The Pittsburgh Steelers have proven they can win without their stars.
Troy Polamalu. James Harrison. LaMarr Woodley. Antonio Brown. The list of familiar faces forced to watch the Steelers play from the sidelines this season is lengthy and littered with Pro Bowl selections and Super Bowl rings.
Yet Pittsburgh has survived by living up to “the standard is the standard” ethos set forth by coach Mike Tomlin. No matter the position, player or circumstances, the Steelers always seem to find a way to get by.
Until now anyway.
The two-game losing streak Pittsburgh (6-5) rides into Sunday’s game at Baltimore has done more than push the Steelers to the fringe of the AFC North race, it’s shown that on a team of interchangeable parts there remains an indispensable one.
Since the team’s franchise quarterback went down with a sprained shoulder and dislocated rib in the third quarter against Kansas City on Nov. 12, the offense that hummed so efficiently with Roethlisberger’s No. 7 taking the snaps has turned into the Keystone Kops.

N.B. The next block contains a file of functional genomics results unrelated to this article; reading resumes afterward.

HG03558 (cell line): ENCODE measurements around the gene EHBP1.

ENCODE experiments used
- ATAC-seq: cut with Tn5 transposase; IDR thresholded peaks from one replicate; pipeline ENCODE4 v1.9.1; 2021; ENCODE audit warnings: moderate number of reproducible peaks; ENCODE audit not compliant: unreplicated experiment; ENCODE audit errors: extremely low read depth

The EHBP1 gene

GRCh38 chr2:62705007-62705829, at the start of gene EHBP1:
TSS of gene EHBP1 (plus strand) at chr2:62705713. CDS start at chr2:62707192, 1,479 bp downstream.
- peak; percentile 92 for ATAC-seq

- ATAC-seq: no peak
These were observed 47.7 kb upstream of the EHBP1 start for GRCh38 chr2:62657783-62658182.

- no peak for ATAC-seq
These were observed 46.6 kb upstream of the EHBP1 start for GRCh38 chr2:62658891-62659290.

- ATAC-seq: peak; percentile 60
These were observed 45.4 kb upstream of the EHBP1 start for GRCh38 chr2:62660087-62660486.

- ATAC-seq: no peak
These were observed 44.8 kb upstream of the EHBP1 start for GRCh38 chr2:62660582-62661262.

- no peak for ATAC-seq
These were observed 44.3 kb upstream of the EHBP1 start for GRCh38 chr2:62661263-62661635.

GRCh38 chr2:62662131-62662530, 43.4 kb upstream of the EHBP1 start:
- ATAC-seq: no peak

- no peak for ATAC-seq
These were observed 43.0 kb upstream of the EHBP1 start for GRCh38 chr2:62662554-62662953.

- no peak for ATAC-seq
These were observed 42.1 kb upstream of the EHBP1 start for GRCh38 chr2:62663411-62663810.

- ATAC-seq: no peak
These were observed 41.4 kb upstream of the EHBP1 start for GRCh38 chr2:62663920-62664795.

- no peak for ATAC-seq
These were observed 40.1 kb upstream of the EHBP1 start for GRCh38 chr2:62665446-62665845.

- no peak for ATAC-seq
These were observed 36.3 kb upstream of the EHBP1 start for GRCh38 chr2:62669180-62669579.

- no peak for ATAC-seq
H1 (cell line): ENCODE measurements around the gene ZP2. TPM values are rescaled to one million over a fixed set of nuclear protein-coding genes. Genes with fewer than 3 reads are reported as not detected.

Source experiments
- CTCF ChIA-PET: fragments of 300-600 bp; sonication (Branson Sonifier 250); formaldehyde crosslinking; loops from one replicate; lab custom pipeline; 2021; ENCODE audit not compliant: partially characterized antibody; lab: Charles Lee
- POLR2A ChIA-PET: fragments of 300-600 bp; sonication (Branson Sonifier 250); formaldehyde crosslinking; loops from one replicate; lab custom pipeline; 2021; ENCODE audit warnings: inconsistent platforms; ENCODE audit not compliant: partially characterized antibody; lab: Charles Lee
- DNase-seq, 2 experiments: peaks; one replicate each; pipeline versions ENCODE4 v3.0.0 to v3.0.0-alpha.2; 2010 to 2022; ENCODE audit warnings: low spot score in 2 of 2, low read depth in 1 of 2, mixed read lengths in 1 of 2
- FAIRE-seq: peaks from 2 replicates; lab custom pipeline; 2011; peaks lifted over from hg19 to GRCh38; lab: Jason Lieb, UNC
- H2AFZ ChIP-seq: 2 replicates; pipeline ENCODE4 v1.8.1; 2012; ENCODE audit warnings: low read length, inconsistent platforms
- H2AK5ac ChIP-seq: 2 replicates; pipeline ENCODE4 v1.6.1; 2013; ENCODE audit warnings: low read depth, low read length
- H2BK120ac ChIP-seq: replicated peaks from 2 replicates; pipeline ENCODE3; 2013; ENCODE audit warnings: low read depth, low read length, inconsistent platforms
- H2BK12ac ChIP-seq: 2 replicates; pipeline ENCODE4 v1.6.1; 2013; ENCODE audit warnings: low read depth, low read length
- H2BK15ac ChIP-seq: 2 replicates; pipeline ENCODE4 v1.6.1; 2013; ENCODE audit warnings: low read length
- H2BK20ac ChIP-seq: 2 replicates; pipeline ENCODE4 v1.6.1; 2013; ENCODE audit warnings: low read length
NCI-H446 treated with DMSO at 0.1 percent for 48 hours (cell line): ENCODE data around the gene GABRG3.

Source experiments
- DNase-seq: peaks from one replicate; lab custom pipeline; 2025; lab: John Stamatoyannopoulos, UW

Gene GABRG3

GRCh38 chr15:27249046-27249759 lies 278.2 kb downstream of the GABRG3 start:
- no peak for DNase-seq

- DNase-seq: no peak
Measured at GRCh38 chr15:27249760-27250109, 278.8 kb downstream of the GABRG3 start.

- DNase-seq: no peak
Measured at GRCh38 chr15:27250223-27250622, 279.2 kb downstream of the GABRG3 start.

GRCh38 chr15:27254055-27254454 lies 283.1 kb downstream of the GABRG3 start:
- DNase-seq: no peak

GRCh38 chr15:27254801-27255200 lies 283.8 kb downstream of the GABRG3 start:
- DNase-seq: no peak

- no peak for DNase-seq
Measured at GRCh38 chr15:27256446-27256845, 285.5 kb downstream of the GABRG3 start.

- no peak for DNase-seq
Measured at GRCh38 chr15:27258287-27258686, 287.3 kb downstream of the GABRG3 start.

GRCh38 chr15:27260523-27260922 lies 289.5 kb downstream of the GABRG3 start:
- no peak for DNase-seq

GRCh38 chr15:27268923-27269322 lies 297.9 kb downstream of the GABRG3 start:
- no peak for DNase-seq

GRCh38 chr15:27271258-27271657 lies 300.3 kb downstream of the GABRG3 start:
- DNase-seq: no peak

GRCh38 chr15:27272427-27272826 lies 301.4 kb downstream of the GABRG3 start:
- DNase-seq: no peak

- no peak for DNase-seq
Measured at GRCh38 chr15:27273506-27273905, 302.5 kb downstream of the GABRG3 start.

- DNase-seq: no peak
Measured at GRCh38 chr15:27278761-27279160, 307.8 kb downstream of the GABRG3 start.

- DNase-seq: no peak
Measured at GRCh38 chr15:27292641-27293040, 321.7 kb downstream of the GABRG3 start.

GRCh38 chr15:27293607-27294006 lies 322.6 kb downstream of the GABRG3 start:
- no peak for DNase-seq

Interceptions. Fumbles. Penalties. The flaws Roethlisberger’s right arm so capably covered up during arguably the best start of his career have been exposed in the team’s first losing skid in three years.
“It’s disgusting, and it’s not something that we’re all about here,” said Brown, who expects to return after missing three games with an ankle injury. “Hopefully, I can help bring back some order to this team.”
Something that’s been in short supply since Roethlisberger walked into the tunnel on that cold, wet Monday night against the Chiefs, his right shoulder throbbing and a dislocated rib coming dangerously close to his aorta.